Here's hoping anyway!

    I know this started as a post about food and morphed into more than that, but I do think our relationship with food is very indicative of and has implications for our entire well-being.

  11. Totally agree with this. I like the idea of taking a moment to think about where stuff comes from, too. I do this in a less global sense: my parents and I have always thanked the cook and commenting on the food at the beginning of every meal. It's kind of a more immediate grace: a recognition that someone (usually my mom) has spent a lot of time and energy to create this meal. We find nice things to say (which isn't hard with my mom's cooking) and thank the cook for taking the time to feed us. This has always helped me remember that not everyone has the food I'm about to eat — and when I was growing up, it helped me remember that my mom wasn't *obligated* to cook for me, that this was an act of love. So I definitely like the idea of not taking food for granted in any sense.

  12. With the taste of my lunch (which I ate while standing in a co-worker's office proofing a document) still in my mouth, I needed to read this. I think my next meal (and hopefully many after) will be more intentional.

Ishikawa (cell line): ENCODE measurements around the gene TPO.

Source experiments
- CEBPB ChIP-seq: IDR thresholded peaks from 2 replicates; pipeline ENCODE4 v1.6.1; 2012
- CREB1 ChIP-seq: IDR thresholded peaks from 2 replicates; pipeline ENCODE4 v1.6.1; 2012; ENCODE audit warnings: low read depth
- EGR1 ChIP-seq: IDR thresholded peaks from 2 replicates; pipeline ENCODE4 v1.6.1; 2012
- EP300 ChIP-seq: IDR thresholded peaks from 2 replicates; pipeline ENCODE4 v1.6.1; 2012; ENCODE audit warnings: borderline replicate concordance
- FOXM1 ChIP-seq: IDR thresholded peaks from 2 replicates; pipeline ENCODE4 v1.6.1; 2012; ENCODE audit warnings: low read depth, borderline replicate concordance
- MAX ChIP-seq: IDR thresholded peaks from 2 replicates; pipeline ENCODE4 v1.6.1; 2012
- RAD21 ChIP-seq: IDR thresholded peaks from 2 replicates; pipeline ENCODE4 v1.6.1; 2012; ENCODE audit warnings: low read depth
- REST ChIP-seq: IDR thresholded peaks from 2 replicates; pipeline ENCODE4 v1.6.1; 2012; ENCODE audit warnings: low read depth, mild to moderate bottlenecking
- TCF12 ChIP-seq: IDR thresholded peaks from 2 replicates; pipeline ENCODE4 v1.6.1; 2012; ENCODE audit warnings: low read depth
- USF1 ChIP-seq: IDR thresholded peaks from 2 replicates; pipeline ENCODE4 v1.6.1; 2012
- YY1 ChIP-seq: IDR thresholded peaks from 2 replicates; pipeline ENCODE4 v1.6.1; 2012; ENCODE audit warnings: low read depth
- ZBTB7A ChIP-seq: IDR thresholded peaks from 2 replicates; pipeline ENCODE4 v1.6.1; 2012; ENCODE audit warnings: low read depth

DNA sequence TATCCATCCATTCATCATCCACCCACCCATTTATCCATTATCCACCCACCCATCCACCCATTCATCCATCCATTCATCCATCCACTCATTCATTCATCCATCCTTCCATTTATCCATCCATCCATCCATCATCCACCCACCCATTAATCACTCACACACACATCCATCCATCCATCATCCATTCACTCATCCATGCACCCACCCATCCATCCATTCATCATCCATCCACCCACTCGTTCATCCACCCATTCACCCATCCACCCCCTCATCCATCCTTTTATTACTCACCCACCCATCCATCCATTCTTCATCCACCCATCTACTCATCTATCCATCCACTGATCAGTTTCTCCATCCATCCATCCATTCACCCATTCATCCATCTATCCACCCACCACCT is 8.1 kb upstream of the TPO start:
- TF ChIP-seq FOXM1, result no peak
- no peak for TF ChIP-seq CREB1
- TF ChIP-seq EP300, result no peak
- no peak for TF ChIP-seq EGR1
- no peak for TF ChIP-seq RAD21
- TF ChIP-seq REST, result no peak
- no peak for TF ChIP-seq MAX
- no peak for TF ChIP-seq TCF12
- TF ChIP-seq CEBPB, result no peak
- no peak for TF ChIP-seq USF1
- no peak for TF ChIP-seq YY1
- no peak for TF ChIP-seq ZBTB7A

13. It's so easy to get caught up in everyday minutiae isn't it? And so hard to focus on one task at a time. (I think especially for us women who have honed our multi-tasking skills to a fine art.)

    I say I'm trying to approach eating with more care, but that doesn't mean I'm always successful. It's definitely a challenge sometimes. But I can say, when I do slow down and take the time to appreciate, my mind and body feel a hundred times better for it.

  14. What a wonderful article. That's how it read to me: an intelligent, well-written, thoughtful article, and it was inspiring. Since reading In Defense of Food, my mind has been opened to the faulty-ness of our fast, processed western diet. I love that you're being mindful of your meals, and mindful of how they satisfy your need for food.

    Thank you so much for this post!

    • Thank you so much! That's very sweet of you to say. Michael Pollan's work appears well-recommended. I think I'll pick up one of his books!

  15. Ever since the local Farmer's Market has been open, the kids and I have been going there every Saturday to stock up on our produce for the week. I've found we've been eating so much more fresh produce for snacks than processed items. It will be a sad day when it closes down for the season in late October.